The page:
North Jefferson News, Gardendale, AL

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July 19, 2011

Sardis Road residents concerned about mining

MT. OLIVE — A neighborhood association in a north Jefferson County subdivision are concerned about a nearby mining operation.

Sardis Grove, a subdivision of about 52 houses on Sardis Road in unincorporated Jefferson County near Mt. Olive, is about half a mile from the entrance to a mining operation.

“I’m personally opposed to the mining because I’m worried about structural damage,” said Chris Hill, a resident of Sardis Grove. “I don’t have small children, but I know that children are on other people’s lists of concerns.”

Cordova-based Black Warrior Minerals, the mining company handling the operation, is licensed to use explosives.

Residents say the first blast was at about 10:40 a.m. on Monday. Resident Joseph Smith said he was told there would be two warning blasts from a horn or whistle before a blast occurred.

“I don’t think there warning whistle, but maybe they blew and I just didn’t hear since I was in the shower. But, it shook the whole house, and we can’t take much more of that,” he said. “My wife and I were one of the first ones in the neighborhood. It used to be nothing but us and the animals.”

Two other residents, including Hill and his neighbor Jackie Lindsey, said they didn’t hear any warning whistle but did hear an “all-clear” horn after the blasting ended.

Lindsey said she is concerned about her young daughters because Black Warrior Minerals representatives warned her that the explosions could send debris flying into the subdivision.

Hill’s home is the house closest to the mining site; after learning that, he asked Saul's Seismic, that monitors blast vibrations and seismic activity, to install a seismograph in his backyard.

“Right now the only thing we have is our homeowners’ association,” said Hill; when mining companies operate within a municipality’s limits, they have to answer to town or city councils, such as with the recent case in Morris. However, Sardis Grove is in unincorporated Jefferson County and doesn't fall in the jurisdiction of a council.

Some residents, like Hill, say they don’t oppose the mining operation itself, only the blasting. Others, like Smith, oppose the mining operation alltogether.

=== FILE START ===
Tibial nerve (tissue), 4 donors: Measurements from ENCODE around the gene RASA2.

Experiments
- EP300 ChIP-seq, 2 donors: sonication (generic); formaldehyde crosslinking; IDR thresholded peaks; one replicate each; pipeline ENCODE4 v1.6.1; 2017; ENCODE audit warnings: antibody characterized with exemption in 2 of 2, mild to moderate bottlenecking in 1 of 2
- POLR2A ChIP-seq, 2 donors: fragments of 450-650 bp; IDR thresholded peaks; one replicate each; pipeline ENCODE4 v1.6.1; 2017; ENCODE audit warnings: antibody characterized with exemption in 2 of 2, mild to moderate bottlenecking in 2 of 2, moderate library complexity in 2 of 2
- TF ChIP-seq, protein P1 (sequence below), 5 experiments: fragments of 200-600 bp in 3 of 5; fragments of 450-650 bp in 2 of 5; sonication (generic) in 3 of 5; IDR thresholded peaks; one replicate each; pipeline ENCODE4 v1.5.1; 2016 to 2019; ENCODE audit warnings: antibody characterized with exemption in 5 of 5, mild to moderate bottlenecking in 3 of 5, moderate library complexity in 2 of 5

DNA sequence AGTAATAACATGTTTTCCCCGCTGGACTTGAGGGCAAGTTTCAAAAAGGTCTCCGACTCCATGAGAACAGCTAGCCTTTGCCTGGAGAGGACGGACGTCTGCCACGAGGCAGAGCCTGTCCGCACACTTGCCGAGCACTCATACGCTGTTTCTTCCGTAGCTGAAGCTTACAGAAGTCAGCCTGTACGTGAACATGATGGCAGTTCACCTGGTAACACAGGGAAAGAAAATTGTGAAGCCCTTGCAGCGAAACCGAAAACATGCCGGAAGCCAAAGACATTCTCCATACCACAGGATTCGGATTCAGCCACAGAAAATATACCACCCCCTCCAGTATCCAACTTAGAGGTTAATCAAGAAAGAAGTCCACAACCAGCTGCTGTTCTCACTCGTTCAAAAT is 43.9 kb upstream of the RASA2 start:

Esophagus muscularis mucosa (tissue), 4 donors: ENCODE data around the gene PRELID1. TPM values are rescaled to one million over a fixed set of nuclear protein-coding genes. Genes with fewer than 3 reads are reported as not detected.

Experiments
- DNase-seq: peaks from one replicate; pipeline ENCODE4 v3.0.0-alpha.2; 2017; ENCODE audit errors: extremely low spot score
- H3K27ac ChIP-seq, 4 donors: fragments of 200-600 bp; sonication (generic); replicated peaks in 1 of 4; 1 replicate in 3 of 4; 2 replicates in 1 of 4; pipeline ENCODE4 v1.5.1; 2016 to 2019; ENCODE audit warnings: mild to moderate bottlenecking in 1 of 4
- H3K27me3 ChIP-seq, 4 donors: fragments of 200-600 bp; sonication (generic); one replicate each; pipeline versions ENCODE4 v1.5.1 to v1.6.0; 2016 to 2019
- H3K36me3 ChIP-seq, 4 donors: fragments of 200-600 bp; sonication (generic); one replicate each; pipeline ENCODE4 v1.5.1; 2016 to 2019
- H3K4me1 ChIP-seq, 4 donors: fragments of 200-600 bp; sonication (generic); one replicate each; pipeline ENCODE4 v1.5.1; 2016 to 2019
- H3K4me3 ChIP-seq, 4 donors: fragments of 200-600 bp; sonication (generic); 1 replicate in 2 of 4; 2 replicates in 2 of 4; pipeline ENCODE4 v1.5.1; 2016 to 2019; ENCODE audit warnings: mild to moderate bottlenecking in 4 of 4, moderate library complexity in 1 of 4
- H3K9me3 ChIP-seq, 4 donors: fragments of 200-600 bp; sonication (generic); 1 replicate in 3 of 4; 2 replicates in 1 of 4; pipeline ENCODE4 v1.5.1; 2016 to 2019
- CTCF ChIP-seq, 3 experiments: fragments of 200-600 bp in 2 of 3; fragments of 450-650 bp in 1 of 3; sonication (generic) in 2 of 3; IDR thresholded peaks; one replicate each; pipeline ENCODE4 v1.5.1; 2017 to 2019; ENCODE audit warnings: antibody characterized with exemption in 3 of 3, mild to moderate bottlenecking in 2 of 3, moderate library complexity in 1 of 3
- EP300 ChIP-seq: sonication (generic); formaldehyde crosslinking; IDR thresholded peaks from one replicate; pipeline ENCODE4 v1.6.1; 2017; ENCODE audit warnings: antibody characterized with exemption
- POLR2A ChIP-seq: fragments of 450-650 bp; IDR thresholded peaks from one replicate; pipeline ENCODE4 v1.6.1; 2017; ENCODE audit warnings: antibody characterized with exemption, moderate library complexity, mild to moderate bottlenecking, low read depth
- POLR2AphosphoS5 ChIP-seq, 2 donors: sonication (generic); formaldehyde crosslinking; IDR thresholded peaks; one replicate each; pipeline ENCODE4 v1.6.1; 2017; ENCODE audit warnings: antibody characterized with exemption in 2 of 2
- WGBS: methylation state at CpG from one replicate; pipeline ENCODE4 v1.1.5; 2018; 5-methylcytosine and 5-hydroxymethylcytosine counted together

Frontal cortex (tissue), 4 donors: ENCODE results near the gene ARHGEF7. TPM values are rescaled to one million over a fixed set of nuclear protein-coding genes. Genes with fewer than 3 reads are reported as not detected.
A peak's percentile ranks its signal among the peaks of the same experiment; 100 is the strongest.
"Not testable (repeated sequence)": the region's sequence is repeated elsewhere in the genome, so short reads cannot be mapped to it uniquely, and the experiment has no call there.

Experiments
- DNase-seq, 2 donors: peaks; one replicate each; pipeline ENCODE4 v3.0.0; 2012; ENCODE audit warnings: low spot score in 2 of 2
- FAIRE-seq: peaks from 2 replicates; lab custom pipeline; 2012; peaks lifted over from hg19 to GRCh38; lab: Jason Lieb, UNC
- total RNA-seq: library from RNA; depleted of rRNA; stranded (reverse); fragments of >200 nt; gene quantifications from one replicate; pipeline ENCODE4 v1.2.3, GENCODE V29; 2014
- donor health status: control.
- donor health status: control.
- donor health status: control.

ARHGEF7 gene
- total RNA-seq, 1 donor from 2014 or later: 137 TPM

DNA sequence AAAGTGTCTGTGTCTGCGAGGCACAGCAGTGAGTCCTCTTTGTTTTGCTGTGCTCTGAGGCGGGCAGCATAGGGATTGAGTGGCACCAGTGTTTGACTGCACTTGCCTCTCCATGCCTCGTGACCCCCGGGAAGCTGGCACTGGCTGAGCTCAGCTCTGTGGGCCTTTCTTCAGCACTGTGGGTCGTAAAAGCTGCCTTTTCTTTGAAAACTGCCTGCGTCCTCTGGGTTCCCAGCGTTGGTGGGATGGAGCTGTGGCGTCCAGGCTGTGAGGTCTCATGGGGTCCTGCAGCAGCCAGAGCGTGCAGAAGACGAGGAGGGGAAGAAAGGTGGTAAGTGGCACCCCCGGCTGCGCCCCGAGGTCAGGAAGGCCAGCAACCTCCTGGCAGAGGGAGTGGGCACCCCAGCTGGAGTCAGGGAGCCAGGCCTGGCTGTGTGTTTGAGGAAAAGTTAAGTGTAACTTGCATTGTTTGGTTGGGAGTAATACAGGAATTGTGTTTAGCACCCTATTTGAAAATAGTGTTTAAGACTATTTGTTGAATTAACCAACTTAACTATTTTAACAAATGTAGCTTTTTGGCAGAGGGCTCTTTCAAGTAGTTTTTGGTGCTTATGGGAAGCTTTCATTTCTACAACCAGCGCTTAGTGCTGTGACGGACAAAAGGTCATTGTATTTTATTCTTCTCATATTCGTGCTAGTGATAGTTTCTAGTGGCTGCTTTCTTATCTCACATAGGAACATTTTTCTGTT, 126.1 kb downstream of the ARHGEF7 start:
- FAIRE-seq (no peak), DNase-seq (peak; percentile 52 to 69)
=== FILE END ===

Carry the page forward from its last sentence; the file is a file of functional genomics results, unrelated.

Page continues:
“They won’t blast unless they have to, but they’re going to have to if they want to get past some of the deep rock,” said Hill. “It’d be better if they did surface mining and used the big vehicles and equipment instead.”

Hill said he is concerned that the time to take legal action may be over, as the residents may have missed a window of opportunity that came when the mining company published public notices in the Birmingham News. The mining company’s permit could last as much as five years.

Residents said representatives from Black Warrior Minerals went door-to-door and offered residents a $10,000 arbitration agreement, which offered the money in exchange for agreeing not to sue the company in case of property damage or decrease in property value.

“After the third time they offered, I told them to leave and not come back,” said Smith. “They said, ‘are you not going to sign this agreement?’ and I said I would not.” He also said most of the Sardis Grove homeowners refused to sign the agreement.

Kelly Morgan is a professional nurse and subdivision resident. She said she has been studying the medical ramifications of large mining operations near residential neighborhoods. She said there are several health risks associated with mining, such as asthma or, in some cases, cancerous growths in lung tissue.

"I have spent the majority of my life working hard to achieve the 'American dream,' only to become a prisoner in my own home. In addition to the destroying property value and infringing on the rights of others, this mining project threatens the safety, security and health of all individuals living in the Sardis Grove subdivision and surrounding areas,” she said.

Black Warrior Minerals did not return phone calls by press deadline on Tuesday.

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